Letting out your home on Airbnb during a UK festival or sporting event could earn you thousands, according to our research.
Airbnb use is surging in some of the UK biggest cities, and with a packed calendar of events lined up for the rest of the year, we wondered how much money you could make by renting out your property as demand for a place to stay peaks.
Using Airbnb’s average per-night cost for 2 people, we’ve looked at how much money you could make renting out your property during some of the UK’s most exciting events and the summer holidays.
For context, we’ve also looked at the average nightly fees in the 2 weeks before each high-demand period.
Cash in on festivals
Renting out your home via Airbnb during music and arts festivals can make you more than three figures a night.
Unsurprisingly the UK’s most popular music festival appears to have some of the most expensive Airbnb’s.
In Somerset, AirBNB’s in the areas surrounding the legendary Glastonbury festival will cost you £218 on average a night in nearby Shepton Mallet, and £148 in Glasto itself.
Homeowners near the UK’s most sought-after festival could make up to four figures across the event by renting out their whole property.
As reported recently, many properties in Edinburgh turn into Airbnb’s during the Edinburgh Fringe Festival – and after looking at the average cost per night it’s easy to see why.
The average cost for a night during the festival is £211, compared to £119 the month before. Tenants in the Scottish capital can almost certainly afford to pay for a holiday if they’re prepared to let out their property during the city’s busiest month.
Take advantage of sporting events
Similarly to festivals, letting your home out on AirBNB during your local town, city, or areas sporting events can potentially make you thousands.
Portrush in Northern Ireland will host the 2019 Open, attracting golf fans from around the world who’ll all need a place to stay. It’s also the place where you can earn the most on Airbnb, with an average nightly price of £703.
Although prices range from £33 to £8,661 (and Airbnb takes a 3% cut) renting out your home during this golfing spectacular could make you hundreds of pounds – especially compared to the average nightly price of £126 in the two weeks before the event.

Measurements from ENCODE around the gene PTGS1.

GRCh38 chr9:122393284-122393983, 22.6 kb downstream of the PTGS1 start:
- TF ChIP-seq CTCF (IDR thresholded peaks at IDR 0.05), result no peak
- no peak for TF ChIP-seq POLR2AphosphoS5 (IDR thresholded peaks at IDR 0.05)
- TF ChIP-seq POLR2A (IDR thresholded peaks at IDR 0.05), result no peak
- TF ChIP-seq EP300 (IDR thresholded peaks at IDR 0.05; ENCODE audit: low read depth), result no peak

Elsewhere, Wimbledon and Silverstone could make you big money if you have a property to stick on Airbnb. With average per-night prices of around £190, you could potentially make thousands from tourists and tennis fans.
If you’re lucky enough to own property in the right places overseas, renting out your home during some sporting events abroad can really yield the big bucks.
Hopeful football fans may have already started to plan their trips to Madrid for the Champions League final, and you could take advantage. Airbnb’s average nightly price for a place in the city is around £552, some £400 more than the average cost two weeks before kick-off.
Other major world sporting events that could make you in excess of £100 a night include the final day of the Tour De France and Anthony Joshua’s defence of his world heavyweight boxing titles in New York (although if you own a place in the Big Apple, a few hundred quid might not mean much to you).
Let your home pay for your hols
If you’re going on holiday for a week or two during the summer, renting out your house could make you a significant amount of money. We looked at the average nightly prices of Airbnb properties in 27 UK towns and cities across the first three weeks of the summer holidays, and the results are impressive.
The locations with the highest average asking prices during the summer holidays are Edinburgh and Newquay, at £209 and £192 per night, respectively.
The 6 next most expensive locations in the first few weeks of the summer holidays are London, Brighton, York, Cheltenham, Bournemouth and Canterbury – all commanding more than £100 a night. From the locations sampled, the cities where lowest average cost were Belfast, Chester, Sheffield, Swansea and Kings Lynn – with average nightly prices of between £75-£80.
*All data was collected from Airbnb.co.uk on the 29th April 2019 – please note, prices may have changed since the original research was taken. AirBNB also charge at least 3% service fee for hosts.
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